38 results where found for «Blue Eyes»


Lili Marlene

Music piece by:
Hans Leip
Testimony by:
Renato Alvarado Vidal
Experience in:
« During the daily flag-lowering ritual in the camp Melinka, the prisoners first had to get into formation in the courtyard and then walk in line to the location of the mast. »
[...]
« I lowered my head, closed my eyes and listened, just listened, to these steps approaching, becoming louder, shaking the ground, going past me, and as they marched away, they left their singing floating in the air, where the loyal Lili Marlene was waiting for me under the light of a single streetlamp outside the barracks gates. »
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Coplas of El Yopo (Coplas de El Yopo)

Music piece by:
Unknown. Traditional Venezuelan song. Popularised in Chile by Isabel and Ángel Parra
Testimony by:
Carlos Muñoz
Experience in:
« A comrade whose last name was Saavedra (if I recall correctly) sung this song passionately. This song earned him the nickname of ‘El Yopo’ (also ‘Chopo’), as is usual in popular culture. »
[...]
« because the blues turns me mad. »
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National Anthem of Chile

Music piece by:
Eusebio Lillo and Ramón Carnicer
Testimony by:
Boris Chornik Aberbuch
« The Puchuncaví detention camp’s daily routine included mandatory participation in the ceremonies of raising and taking down the Chilean flag on the flagpole at the entrance to the camp. »
[...]
« Pure, Chile, is your blue sky »
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National Anthem of Chile

Music piece by:
Eusebio Lillo and Ramón Carnicer
Testimony by:
anonymous
Experience in:
« I was detained in Panguipulli on 24 September 1973, along with 17 other young people. I was a high school student. I was also working at the forestry and logging company of Huilo Huilo, which had been taken over by the working class. »
[...]
« Pure, Chile, is your blue sky »
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National Anthem of Chile

Music piece by:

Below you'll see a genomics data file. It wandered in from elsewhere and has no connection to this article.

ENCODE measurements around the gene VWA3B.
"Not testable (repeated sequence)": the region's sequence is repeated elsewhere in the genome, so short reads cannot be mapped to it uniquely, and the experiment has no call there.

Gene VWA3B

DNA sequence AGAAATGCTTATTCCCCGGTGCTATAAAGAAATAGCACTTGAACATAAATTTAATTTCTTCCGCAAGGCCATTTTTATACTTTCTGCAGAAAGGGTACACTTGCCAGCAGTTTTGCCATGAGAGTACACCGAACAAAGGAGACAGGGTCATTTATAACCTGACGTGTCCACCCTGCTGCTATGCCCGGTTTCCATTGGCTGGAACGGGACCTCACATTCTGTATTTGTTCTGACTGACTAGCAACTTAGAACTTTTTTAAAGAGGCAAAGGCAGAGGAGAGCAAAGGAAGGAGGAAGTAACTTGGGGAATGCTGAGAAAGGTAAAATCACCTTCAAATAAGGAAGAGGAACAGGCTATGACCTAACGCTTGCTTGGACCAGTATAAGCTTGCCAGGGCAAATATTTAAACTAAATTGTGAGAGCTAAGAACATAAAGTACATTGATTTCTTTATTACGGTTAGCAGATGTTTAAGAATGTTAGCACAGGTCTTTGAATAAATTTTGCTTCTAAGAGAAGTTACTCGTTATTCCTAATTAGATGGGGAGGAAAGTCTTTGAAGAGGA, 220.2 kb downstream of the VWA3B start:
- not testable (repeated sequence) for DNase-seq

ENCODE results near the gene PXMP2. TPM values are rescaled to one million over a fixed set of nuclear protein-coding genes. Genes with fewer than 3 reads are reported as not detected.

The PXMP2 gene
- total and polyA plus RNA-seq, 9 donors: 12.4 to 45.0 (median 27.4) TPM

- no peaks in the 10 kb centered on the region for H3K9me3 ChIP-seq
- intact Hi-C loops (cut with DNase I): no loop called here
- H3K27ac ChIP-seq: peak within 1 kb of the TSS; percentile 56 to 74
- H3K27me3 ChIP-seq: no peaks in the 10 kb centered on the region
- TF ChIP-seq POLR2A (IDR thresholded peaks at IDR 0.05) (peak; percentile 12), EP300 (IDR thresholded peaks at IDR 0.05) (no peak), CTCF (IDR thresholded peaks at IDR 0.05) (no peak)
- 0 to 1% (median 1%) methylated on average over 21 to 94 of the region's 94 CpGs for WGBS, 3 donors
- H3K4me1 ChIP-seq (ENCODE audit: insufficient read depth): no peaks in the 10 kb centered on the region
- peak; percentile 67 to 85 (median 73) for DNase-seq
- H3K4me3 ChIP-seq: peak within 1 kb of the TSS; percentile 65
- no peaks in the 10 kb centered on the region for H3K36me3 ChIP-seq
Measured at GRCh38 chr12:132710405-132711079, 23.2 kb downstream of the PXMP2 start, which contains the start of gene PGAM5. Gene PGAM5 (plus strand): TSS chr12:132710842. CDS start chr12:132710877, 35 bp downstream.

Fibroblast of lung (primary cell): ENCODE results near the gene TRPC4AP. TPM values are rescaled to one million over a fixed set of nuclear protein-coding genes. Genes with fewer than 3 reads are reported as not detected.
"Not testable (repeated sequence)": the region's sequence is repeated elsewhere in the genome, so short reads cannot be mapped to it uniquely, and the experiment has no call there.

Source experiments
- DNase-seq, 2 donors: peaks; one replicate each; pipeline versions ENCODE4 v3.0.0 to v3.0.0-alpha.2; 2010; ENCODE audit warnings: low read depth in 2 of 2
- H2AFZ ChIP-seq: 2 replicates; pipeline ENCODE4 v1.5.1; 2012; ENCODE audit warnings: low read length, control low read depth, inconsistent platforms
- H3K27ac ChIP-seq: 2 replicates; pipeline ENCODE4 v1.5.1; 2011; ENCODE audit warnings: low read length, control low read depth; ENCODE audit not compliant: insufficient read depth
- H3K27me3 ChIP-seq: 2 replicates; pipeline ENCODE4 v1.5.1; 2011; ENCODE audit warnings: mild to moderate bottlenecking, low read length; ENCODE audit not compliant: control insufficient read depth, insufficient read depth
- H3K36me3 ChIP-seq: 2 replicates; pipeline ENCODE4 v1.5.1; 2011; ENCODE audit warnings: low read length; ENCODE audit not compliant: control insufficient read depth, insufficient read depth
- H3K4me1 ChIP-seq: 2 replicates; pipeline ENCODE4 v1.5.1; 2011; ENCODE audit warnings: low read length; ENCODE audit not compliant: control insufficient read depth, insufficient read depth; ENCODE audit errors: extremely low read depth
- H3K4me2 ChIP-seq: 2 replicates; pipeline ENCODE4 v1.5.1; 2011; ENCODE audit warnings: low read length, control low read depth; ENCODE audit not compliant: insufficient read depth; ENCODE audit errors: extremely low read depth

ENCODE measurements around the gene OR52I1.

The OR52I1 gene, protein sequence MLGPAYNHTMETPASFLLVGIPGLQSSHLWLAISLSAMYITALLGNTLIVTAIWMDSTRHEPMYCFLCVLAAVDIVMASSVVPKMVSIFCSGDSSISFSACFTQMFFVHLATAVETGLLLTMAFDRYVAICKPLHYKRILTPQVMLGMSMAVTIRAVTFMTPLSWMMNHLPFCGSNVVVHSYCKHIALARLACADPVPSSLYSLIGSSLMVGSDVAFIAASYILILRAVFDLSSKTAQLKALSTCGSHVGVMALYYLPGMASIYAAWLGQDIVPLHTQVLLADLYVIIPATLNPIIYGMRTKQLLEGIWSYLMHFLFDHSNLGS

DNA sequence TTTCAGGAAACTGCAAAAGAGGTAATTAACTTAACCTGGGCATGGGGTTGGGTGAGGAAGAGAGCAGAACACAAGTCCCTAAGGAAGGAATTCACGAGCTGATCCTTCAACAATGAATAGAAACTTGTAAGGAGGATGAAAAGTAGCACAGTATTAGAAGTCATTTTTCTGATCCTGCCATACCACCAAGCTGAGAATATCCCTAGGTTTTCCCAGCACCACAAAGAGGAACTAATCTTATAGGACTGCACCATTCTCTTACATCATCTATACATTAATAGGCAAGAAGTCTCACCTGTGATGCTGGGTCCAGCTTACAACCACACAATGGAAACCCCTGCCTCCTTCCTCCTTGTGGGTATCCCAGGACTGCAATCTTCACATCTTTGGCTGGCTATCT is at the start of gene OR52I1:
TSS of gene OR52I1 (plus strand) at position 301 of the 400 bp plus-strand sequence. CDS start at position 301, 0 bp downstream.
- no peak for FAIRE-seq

Eusebio Lillo and Ramón Carnicer
Testimony by:
Eduardo Ojeda
Experience in:
« We arrived at Dawson Island on the afternoon of 11 September. All we knew was that we had been arrested in the morning - nothing else. »
[...]
« Pure, Chile, is your blue sky »
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The Salamander (La salamanca)

Music piece by:
Arturo Dávalos
Testimony by:
Luis Cifuentes Seves
Experience in:
Campamento de Prisioneros Chacabuco, January - February 1974
« A salamanca is a type of salamander that lives in caves in northern Argentina. By extension, it also represents the cave. In this song, the lyricist turns the salamanca into a place where a coven of witches gathers. »
[...]
« to a lady toad dressed in blue. »
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We Shall Prevail (Venceremos)

Music piece by:
Claudio Iturra (lyrics) and Sergio Ortega (music)
Testimony by:
Lucía Chirinos
Experience in:
« The parish priest at Buen Pastor played the accordion. He played so beautifully. Because I played the piano, I asked him if I could borrow it. 'I'll lend it to you' he said. »
[...]
« I quickly started playing the first chords of the National Anthem. We were singing loudly 'How pure, Chile, is your blue sky'. We sang with force and courage. »
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The Little Fence (La rejita)

Music piece by:
lyrics: collective creation; music: 'Jálame la pitita' by Luis Abanto Morales (Peruvian polka)
Testimony by:
Lucía Chirinos
Experience in:
« Let’s get going, would say “the lizards”, as we called the policemen, because they dress all in green. »
[...]
« Just then, the representative of the International Red Cross arrived. He was blond, blue-eyed and well tanned. I had seen on him on the television when he visited Pisagua. In Buen Pastor, there was a place we called “the pigsty” because the prisoners were all dirty, in their nighties or petticoats. They were all crying inconsolably. »
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